CDC chief urges Michigan to ‘close things down’ amid coronavirus spike

Coronavirus

DETROIT, MI – APRIL 06: Michigan Governor Gretchen Whitmer prepares to receive a dose of the Pfizer Covid vaccine at Ford Field during an event to promote and encourage Michigan residents to go and get their vaccines on April 6, 2021 in Detroit, Michigan. As the US reaches a milestone in vaccinations, a surge of new Covid-19 cases has swept through the US with Michigan seeing the highest numbers of new cases. (Photo by Matthew Hatcher/Getty Images)

WASHINGTON (NewsNation Now) — The White House coronavirus response team said Monday it was prepared to send additional therapeutic treatments to the state of Michigan, which is experiencing a dramatic increase in COVID-19 cases, but declined to promise more vaccine as the state sought.

White House coronavirus adviser Andy Slavitt said the government would work to ensure that states such as Michigan were ordering the full amount of vaccine that was available to them but said that shifting distribution was not in line with the administration’s public health strategy.

“We have to remember the fact that in the next two to six weeks, the variants that we’ve seen … in Michigan, those variants are also … present in other states,” he said on a Monday conference call.

“So our ability to vaccinate people quickly in each of those states rather than taking vaccines and shifting it to playing Whack-a-Mole isn’t the strategy that public health leaders and scientists have laid out,” he said.

Michigan Gov. Gretchen Whitmer, a Democrat, has pleaded with the federal government to increase the number of vaccines allotted to her state to address a dangerous surge in cases but has been rebuffed.

Michigan recorded more than 51,000 new coronavirus cases in the past week with a testing positivity of 17.48%, according to data complied by Johns Hopkins University.

The director of the Centers for Disease Control and Prevention said that Michigan should “close things down” to help address coronavirus infections after Whitmer instead urged people to voluntarily restrict certain activities.

“So when you have an acute situation, extraordinary number of cases like we have in Michigan, the answer is not necessarily to give vaccine,” Walensky said. “The answer to that is to really close things down, to go back to our basics, to back to where we were last spring, last summer … to flatten the curve, to decrease contact with one another, to test … to contact trace.”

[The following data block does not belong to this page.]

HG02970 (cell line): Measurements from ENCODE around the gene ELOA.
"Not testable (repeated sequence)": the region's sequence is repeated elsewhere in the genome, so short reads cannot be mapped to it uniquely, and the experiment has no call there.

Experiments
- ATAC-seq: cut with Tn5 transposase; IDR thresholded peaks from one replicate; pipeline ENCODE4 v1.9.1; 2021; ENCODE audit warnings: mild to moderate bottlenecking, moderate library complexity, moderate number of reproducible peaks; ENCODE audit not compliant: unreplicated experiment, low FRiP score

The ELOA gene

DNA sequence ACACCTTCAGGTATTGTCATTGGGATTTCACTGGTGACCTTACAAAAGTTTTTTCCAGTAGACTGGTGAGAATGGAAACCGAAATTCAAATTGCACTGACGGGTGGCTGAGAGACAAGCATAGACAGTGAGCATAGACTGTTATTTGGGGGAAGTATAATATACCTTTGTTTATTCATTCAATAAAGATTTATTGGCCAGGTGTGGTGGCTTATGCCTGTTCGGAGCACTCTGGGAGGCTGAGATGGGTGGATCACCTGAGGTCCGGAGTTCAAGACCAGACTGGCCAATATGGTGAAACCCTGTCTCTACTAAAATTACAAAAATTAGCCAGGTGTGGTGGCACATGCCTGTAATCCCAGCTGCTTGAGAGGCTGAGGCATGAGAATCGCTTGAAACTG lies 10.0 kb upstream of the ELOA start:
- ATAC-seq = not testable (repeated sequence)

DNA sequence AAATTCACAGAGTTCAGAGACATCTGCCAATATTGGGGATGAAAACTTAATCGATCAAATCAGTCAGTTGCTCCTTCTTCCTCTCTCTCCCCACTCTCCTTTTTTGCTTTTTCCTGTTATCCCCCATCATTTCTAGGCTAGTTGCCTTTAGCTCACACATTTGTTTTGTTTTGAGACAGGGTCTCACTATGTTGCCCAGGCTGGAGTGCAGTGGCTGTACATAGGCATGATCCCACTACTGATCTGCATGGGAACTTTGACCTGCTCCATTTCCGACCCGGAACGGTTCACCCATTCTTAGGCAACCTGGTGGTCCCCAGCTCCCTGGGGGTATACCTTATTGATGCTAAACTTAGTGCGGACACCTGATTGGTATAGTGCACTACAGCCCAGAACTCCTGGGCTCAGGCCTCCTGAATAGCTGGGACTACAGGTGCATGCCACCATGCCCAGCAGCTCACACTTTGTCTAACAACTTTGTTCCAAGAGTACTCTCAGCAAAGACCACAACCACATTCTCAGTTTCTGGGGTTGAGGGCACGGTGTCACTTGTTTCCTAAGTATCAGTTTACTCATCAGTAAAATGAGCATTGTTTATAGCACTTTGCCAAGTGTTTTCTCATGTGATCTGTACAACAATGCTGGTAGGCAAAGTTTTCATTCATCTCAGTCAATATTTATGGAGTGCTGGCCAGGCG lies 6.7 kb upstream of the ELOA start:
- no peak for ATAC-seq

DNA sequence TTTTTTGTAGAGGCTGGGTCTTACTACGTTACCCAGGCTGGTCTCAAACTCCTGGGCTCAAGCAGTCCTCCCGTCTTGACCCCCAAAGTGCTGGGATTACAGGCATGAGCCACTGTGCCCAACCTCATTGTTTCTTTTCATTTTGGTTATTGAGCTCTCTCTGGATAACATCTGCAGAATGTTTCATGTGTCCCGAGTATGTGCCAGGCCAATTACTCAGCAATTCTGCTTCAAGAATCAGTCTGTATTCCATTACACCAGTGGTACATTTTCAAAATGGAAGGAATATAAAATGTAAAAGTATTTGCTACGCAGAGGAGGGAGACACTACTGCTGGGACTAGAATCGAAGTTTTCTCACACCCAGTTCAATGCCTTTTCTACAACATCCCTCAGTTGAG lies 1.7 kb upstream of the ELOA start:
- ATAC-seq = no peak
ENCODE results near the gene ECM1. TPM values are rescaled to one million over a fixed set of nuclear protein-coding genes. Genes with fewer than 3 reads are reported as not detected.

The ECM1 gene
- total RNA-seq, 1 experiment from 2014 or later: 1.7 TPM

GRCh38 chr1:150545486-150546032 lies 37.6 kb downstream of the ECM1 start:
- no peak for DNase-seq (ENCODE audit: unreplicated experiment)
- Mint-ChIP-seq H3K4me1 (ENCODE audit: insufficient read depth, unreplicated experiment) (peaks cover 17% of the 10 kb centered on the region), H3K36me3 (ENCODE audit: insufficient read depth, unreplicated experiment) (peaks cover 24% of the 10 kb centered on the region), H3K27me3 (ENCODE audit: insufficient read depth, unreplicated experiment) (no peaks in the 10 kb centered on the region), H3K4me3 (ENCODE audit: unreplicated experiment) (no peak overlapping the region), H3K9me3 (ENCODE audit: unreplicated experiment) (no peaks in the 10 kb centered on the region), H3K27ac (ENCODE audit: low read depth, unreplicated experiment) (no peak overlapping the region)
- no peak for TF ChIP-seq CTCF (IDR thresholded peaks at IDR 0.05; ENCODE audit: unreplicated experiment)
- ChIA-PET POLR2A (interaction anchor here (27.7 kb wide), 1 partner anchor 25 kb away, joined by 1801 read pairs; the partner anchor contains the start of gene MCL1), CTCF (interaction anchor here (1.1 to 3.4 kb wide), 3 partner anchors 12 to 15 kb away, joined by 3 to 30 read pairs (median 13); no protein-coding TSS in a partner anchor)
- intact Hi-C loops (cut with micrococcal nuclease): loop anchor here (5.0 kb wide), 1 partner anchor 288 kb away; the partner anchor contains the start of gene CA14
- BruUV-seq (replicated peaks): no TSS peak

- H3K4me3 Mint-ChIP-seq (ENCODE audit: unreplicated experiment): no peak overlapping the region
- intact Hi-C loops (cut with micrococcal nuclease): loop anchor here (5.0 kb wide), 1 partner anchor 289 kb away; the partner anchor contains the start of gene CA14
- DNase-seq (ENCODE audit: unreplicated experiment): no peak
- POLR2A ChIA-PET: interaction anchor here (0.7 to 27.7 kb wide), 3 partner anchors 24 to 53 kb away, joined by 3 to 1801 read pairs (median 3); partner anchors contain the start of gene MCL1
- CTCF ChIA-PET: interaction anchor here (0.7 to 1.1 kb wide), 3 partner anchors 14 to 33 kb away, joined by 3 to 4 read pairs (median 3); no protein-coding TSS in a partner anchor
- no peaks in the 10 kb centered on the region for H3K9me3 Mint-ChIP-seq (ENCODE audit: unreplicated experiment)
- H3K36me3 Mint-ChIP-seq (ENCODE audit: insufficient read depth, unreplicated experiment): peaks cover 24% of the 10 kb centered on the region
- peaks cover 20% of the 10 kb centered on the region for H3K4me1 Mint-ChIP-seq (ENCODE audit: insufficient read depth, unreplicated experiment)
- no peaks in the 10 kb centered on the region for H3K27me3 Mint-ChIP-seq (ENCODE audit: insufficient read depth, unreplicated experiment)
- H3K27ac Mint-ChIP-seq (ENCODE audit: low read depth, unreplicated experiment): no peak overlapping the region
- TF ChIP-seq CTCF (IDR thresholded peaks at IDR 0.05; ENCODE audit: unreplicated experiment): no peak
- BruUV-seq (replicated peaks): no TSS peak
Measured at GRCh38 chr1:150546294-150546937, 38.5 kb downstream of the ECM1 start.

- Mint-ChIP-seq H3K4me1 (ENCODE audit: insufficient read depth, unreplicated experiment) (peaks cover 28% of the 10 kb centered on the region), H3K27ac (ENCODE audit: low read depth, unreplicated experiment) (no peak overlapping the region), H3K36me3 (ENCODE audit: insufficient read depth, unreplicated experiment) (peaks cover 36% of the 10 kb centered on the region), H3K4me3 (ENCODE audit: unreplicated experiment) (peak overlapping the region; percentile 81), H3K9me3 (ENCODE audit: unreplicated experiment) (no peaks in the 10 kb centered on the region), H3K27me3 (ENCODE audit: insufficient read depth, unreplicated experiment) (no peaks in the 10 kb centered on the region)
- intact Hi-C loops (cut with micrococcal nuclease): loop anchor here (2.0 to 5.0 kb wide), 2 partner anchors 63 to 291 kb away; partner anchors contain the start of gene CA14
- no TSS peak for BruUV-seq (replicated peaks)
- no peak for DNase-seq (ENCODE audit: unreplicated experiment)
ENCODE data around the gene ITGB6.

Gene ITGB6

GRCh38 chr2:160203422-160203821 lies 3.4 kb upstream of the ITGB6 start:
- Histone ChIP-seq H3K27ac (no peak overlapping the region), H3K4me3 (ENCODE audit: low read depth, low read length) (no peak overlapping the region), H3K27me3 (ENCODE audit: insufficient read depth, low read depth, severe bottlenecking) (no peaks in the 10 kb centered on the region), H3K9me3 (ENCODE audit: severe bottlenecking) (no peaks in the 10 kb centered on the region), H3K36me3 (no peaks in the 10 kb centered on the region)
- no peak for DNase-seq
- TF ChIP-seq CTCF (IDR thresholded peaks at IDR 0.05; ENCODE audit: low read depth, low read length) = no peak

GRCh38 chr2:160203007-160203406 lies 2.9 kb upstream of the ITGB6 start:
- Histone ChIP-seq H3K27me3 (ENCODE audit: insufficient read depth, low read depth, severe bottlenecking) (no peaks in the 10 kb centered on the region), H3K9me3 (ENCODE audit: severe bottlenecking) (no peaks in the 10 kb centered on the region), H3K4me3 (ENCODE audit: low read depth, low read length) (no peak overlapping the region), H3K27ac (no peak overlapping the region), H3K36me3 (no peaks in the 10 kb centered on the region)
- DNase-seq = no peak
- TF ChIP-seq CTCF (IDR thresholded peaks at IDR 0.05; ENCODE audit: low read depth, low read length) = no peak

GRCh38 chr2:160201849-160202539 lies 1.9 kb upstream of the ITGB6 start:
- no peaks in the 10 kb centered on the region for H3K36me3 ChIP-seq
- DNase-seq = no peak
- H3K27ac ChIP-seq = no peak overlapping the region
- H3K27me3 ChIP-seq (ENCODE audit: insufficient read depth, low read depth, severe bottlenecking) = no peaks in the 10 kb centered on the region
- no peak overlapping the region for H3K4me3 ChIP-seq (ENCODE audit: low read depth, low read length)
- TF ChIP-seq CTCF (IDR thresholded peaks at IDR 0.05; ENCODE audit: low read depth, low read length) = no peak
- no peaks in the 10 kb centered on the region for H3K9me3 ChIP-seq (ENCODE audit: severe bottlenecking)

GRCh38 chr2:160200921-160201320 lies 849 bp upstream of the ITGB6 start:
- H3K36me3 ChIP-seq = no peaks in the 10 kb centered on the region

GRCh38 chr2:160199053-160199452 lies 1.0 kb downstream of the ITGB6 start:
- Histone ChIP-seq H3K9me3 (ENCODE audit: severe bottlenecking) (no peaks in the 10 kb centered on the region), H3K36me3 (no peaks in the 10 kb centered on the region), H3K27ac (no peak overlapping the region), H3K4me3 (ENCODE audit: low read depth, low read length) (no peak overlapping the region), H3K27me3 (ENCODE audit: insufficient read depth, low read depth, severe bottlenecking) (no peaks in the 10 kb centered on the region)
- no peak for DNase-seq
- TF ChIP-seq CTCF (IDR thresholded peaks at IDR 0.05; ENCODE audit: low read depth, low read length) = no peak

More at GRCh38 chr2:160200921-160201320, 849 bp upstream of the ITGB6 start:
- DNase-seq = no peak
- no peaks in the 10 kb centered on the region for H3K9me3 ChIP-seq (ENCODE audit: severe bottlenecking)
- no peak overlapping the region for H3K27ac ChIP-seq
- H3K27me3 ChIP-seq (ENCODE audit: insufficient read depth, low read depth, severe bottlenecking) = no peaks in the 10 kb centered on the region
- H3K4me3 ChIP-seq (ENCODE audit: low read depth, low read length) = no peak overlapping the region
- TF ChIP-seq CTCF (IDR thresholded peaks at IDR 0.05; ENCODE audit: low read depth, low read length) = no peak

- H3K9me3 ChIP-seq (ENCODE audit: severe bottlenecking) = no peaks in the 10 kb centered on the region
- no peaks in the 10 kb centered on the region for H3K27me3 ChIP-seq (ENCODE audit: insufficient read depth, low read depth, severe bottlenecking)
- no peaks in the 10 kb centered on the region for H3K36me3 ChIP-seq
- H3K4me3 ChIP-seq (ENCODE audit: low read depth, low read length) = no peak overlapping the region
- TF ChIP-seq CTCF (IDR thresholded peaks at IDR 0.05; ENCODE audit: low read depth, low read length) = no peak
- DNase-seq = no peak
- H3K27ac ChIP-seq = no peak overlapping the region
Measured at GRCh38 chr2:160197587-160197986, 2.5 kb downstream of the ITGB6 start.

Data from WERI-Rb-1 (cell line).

The Democratic governor last spring issued a monthslong stay-at-home order and lifted it in June while keeping in place various restrictions. In November, amid a second wave of cases, her administration tightened limits before loosening them in recent months.

Whitmer has faced fierce political backlash from conservatives in her Midwestern state for her COVID-19 restrictions, including armed groups entering the state capitol and a foiled plot to kidnap her.

Earlier Monday, Whitmer again said the ongoing third surge in Michigan is different because of vaccines and, unlike a year ago, it is known that masks are effective and the state has adequate testing and personal protective equipment.

“We each have enough information to do our part,” she said. “That’s what we’re calling on people to do — to do your part.”

The Biden administration has highlighted an increase in vaccination rates across the country while warning Americans to continue wearing masks, maintain social distance, and follow other health protocols to prevent another major COVID-19 surge.

About 72.6 million people, or 21.9% of the U.S. population, have been fully inoculated with COVID-19 vaccines made by Pfizer Inc/ BioNTech SE, Moderna Inc and Johnson & Johnson, according to CDC data. 35.9% of the U.S. population, or 119.2 million adults had received at least one dose of a COVID-19 vaccine.

The Associated Press and Reuters contributed to this report.

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